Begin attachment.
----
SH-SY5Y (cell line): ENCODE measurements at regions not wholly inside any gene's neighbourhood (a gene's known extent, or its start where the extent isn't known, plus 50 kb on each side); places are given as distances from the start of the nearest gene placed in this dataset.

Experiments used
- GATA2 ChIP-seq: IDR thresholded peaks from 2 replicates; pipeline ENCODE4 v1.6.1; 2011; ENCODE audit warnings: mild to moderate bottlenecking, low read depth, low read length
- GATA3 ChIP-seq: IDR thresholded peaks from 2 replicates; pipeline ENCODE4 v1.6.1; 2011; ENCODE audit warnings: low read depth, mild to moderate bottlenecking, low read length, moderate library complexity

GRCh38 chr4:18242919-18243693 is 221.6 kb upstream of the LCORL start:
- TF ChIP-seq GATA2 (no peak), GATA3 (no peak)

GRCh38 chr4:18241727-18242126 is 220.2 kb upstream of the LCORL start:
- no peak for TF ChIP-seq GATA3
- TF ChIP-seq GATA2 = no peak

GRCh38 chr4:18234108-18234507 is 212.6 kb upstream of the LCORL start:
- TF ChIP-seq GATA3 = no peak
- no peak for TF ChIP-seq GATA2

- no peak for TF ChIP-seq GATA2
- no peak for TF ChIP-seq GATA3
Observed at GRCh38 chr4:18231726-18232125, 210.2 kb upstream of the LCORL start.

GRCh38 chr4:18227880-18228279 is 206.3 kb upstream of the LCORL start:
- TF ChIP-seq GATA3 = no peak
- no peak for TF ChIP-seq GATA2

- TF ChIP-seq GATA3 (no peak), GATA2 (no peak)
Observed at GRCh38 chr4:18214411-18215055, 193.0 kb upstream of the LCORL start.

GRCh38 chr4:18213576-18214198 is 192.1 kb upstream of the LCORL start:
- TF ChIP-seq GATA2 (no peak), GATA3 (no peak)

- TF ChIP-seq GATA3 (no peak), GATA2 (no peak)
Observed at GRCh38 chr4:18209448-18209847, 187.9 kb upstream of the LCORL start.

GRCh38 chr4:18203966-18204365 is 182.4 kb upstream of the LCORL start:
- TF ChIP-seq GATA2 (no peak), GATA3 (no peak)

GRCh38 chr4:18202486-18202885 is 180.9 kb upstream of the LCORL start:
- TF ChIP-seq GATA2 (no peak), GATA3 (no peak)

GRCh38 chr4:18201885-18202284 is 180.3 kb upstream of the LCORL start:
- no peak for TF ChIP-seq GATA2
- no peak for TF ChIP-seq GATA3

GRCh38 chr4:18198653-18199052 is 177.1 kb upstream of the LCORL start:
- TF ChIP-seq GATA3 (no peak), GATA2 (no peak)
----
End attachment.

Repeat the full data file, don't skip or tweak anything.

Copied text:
SH-SY5Y (cell line): ENCODE measurements at regions not wholly inside any gene's neighbourhood (a gene's known extent, or its start where the extent isn't known, plus 50 kb on each side); places are given as distances from the start of the nearest gene placed in this dataset.

Experiments used
- GATA2 ChIP-seq: IDR thresholded peaks from 2 replicates; pipeline ENCODE4 v1.6.1; 2011; ENCODE audit warnings: mild to moderate bottlenecking, low read depth, low read length
- GATA3 ChIP-seq: IDR thresholded peaks from 2 replicates; pipeline ENCODE4 v1.6.1; 2011; ENCODE audit warnings: low read depth, mild to moderate bottlenecking, low read length, moderate library complexity

GRCh38 chr4:18242919-18243693 is 221.6 kb upstream of the LCORL start:
- TF ChIP-seq GATA2 (no peak), GATA3 (no peak)

GRCh38 chr4:18241727-18242126 is 220.2 kb upstream of the LCORL start:
- no peak for TF ChIP-seq GATA3
- TF ChIP-seq GATA2 = no peak

GRCh38 chr4:18234108-18234507 is 212.6 kb upstream of the LCORL start:
- TF ChIP-seq GATA3 = no peak
- no peak for TF ChIP-seq GATA2

- no peak for TF ChIP-seq GATA2
- no peak for TF ChIP-seq GATA3
Observed at GRCh38 chr4:18231726-18232125, 210.2 kb upstream of the LCORL start.

GRCh38 chr4:18227880-18228279 is 206.3 kb upstream of the LCORL start:
- TF ChIP-seq GATA3 = no peak
- no peak for TF ChIP-seq GATA2

- TF ChIP-seq GATA3 (no peak), GATA2 (no peak)
Observed at GRCh38 chr4:18214411-18215055, 193.0 kb upstream of the LCORL start.

GRCh38 chr4:18213576-18214198 is 192.1 kb upstream of the LCORL start:
- TF ChIP-seq GATA2 (no peak), GATA3 (no peak)

- TF ChIP-seq GATA3 (no peak), GATA2 (no peak)
Observed at GRCh38 chr4:18209448-18209847, 187.9 kb upstream of the LCORL start.

GRCh38 chr4:18203966-18204365 is 182.4 kb upstream of the LCORL start:
- TF ChIP-seq GATA2 (no peak), GATA3 (no peak)

GRCh38 chr4:18202486-18202885 is 180.9 kb upstream of the LCORL start:
- TF ChIP-seq GATA2 (no peak), GATA3 (no peak)

GRCh38 chr4:18201885-18202284 is 180.3 kb upstream of the LCORL start:
- no peak for TF ChIP-seq GATA2
- no peak for TF ChIP-seq GATA3

GRCh38 chr4:18198653-18199052 is 177.1 kb upstream of the LCORL start:
- TF ChIP-seq GATA3 (no peak), GATA2 (no peak)